Norwalk Concert Hall, Norwalk City Hall, East Avenue, Norwalk
12:30-4:30 p.m.

The Responsibilities and Rights of the Laity
There has been much conversation among Catholics lately about whether or not we have the “right” to have our voices heard, and if, as some believe, it is our responsibility to speak out against injustice, even if it is within our own Church.  Voice of Renewal/Lay Education, a VOTF working group, has posted a document that outlines the responsibilities and rights of the laity.

“According to the knowledge, competence, and prestige which [the laity] possess, they have the right and even at times the duty to manifest to the sacred pastors their opinion on matters which pertain to the good of the Church and to make their opinion known to the rest of the Christian faithful, without prejudice to the integrity of faith and morals, with reverence toward their pastors, and attentive to common advantage and the dignity of persons.”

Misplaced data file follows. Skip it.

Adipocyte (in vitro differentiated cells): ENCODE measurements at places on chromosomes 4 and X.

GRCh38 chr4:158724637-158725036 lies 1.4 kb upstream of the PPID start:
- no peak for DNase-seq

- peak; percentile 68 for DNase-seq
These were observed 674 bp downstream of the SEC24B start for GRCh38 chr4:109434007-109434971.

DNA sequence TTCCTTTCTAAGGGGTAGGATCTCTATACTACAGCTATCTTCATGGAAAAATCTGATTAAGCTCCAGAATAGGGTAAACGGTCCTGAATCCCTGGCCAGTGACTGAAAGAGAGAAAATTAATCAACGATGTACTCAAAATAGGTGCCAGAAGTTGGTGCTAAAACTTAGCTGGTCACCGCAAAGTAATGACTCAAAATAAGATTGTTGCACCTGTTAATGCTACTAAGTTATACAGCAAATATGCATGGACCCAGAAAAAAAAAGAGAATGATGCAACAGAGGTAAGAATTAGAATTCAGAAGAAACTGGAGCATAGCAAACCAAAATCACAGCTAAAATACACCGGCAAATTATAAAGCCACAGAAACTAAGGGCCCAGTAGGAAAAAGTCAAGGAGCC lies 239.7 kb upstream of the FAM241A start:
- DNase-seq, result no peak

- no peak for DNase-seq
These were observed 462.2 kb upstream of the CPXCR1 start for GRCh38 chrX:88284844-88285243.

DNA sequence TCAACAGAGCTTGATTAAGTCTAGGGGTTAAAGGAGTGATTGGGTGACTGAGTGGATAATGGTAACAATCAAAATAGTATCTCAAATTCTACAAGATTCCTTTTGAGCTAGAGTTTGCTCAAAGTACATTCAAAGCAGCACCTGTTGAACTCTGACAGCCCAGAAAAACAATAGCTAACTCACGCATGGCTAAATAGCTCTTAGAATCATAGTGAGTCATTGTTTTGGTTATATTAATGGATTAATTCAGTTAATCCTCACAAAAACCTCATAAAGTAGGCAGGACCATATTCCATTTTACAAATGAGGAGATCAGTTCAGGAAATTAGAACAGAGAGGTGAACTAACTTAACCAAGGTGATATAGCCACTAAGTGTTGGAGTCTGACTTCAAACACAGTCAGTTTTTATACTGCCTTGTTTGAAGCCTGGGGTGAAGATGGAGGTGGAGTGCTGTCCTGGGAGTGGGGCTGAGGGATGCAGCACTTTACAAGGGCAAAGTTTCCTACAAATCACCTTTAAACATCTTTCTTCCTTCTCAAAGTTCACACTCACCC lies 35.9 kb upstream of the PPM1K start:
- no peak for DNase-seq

(Canon 212 §3)

To learn more, go to

Site Seeing

A plan is in the works to form an independent association of Irish priests. The aim is to make hierarchy more accountable.

Are women religious being asked to return to a 19th century way of life?

Misogyny as Church Policy

Members in the News

Sandra Stilling Seehausen’s letter in the Daily Herald

Cardinal Held Accountable
Well, Cardinal George, once again the person you placed at St. Agatha's and failed to remove even when more allegations were made against Daniel McCormack is in the news. You, the review board, Jimmy Lago, and all the others who were aware that Daniel McCormack had a history of abuse should have your names right up there in the headlines, for you are more guilty than McCormack even for endangering children with sexual abuse.

Read more